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When Strategy and Morality Converge: By Moshe Feiglin

As Holocaust Memorial Day approaches, I was thinking about why we, the Jews, criticize the US and Britain for not bombing Auschwitz. The answer is not because they didn’t bomb the death factory. It is because they were flying over the death camp anyway, on their way to bomb other targets. Destruction of the camp did not contradict any American interest. But it also didn’t bother the Americans and British too much. And that is what we rightly criticize.

President Trump did not bomb Syria after the gas attack a few weeks ago because he is a saint. He bombed because the Syrians gave him the opportunity and the moral justification to rectify the foolishness of his predecessor, who removed the US from the area, created a vacuum that Putin hurried to fill and turned the US into a lame duck in the Middle East.

Does that mean that there is no moral difference between Russia and the US? Does that mean that morality had no role in the bombing? Of course not. Trump’s bombing of Syria in the aftermath of the gas attack was a quintessentially moral act.

Life is comprised of both the physical and the spiritual. Even the most hallucinatory leftist in Israel will not demand that Israel send its commandos to free the prisoners from the camps in North Korea or declare war on China, which murders its prisoners and harvests their organs. That would be policy based entirely on the spiritual component, which would endanger the physical component.

But the opposite is also true. A policy based solely on interests dilutes the spiritual component and ultimately endangers life.

In the case of North Korea, China, the genocide in Africa and the like, Israel must condemn those actions and morally negate them. It must initiate and support international condemnation of those heinous acts and apply whatever pressure it can to prevent them. Clearly, for example, Israel must prevent the continued licensing of the Israeli weapons dealers and military apparatus cronies   who make large sums of money from the African bloodbath. This is not in line with any Israeli interest and is a terrible moral stain on our country.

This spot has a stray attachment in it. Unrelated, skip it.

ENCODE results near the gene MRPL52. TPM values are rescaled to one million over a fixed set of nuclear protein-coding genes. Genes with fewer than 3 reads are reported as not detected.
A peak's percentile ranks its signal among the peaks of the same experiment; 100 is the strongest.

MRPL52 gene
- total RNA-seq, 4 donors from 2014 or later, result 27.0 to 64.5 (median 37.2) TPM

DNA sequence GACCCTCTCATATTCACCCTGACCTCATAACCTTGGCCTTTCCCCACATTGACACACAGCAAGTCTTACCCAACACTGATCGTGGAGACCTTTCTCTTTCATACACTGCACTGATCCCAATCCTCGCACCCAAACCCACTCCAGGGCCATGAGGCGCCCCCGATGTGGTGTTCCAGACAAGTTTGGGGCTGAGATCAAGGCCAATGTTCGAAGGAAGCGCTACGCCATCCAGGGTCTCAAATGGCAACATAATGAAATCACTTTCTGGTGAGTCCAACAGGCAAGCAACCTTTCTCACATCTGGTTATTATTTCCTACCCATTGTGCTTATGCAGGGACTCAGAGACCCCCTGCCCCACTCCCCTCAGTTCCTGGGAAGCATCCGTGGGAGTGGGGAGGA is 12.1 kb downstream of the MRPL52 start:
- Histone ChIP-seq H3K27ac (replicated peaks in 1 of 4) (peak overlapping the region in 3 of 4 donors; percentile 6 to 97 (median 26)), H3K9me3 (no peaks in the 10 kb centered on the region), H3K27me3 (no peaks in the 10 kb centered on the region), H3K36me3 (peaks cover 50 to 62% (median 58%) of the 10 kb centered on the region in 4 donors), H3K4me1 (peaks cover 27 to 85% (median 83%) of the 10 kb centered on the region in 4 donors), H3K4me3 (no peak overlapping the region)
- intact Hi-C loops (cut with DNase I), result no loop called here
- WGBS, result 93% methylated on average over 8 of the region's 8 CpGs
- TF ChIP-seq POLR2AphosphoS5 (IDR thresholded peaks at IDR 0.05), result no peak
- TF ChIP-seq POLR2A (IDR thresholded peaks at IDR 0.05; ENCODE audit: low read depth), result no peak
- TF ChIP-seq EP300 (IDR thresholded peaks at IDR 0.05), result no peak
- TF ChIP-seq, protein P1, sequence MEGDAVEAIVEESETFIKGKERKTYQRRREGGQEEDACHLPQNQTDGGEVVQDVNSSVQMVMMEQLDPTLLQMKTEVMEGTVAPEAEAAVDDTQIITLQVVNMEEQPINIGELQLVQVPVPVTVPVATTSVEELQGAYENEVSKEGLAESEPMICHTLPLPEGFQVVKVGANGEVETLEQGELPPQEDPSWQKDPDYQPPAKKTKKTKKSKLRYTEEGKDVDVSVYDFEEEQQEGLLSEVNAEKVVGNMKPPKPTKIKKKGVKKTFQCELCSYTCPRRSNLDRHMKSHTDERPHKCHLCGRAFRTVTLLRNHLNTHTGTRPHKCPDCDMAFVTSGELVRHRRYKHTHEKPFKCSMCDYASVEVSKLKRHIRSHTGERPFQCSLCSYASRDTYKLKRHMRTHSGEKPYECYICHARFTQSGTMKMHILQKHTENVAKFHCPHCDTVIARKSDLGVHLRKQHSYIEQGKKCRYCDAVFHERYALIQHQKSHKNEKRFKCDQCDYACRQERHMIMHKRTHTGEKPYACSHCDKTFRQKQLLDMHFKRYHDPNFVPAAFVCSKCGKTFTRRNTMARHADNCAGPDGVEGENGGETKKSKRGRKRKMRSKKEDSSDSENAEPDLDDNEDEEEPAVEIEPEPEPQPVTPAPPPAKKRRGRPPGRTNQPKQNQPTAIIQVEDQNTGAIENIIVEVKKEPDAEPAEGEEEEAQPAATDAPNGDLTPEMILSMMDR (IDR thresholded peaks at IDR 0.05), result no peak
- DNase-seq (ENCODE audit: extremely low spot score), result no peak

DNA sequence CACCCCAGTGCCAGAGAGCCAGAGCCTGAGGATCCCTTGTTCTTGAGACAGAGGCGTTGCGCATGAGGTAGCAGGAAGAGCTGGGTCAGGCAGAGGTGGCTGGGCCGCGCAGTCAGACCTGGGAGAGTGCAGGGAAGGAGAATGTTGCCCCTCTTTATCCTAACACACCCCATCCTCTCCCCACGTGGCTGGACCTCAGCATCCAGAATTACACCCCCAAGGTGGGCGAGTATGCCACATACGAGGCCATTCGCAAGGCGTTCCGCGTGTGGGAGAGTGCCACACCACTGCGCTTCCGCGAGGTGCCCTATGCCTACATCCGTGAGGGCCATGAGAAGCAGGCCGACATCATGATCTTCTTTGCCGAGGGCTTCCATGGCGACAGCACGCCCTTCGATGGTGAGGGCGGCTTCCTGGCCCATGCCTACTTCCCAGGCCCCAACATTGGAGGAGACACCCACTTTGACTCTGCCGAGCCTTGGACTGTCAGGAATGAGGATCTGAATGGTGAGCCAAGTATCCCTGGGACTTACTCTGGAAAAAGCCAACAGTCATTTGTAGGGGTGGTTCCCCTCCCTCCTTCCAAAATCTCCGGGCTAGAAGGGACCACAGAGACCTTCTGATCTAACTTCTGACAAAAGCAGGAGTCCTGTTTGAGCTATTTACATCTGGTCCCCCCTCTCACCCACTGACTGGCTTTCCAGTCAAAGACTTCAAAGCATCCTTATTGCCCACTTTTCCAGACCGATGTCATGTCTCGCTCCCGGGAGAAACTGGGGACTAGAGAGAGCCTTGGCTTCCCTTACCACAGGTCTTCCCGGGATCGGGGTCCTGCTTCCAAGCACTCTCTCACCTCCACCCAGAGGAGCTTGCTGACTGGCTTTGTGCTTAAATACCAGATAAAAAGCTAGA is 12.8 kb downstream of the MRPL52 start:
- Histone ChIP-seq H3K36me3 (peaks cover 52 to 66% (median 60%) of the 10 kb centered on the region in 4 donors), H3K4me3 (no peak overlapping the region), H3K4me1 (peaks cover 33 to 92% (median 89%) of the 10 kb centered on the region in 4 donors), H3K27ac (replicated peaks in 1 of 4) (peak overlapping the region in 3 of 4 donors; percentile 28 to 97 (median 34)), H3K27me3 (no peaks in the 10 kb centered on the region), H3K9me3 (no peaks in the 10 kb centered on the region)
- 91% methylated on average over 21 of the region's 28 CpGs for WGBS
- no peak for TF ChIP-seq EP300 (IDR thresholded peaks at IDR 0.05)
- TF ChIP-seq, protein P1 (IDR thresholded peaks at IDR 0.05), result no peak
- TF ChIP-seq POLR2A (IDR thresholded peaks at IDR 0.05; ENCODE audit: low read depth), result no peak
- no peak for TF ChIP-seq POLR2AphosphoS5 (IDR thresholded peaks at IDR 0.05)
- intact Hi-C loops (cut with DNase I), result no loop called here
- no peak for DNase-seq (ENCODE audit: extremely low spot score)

Israel must not cross the line that compromises its security or seriously destabilizes its economy or social fabric (attention those who advocate opening Israel’s borders to Syrian refugees).

On the other hand, when there is a convergence of military/strategic interests together with a moral claim, then it is right and necessary to use force – as Trump did in Syria.

General Amos Yadlin was correct when he said that the situation in Syria has created this convergence of interests – strategic and moral – for the State of Israel. Israel’s  evasion of the chaotic situation in Syria until now has severely compromised its own security. Because in the Middle East, if you prefer to bury your head in the sand instead of sitting down to the feast, you become part of the menu.




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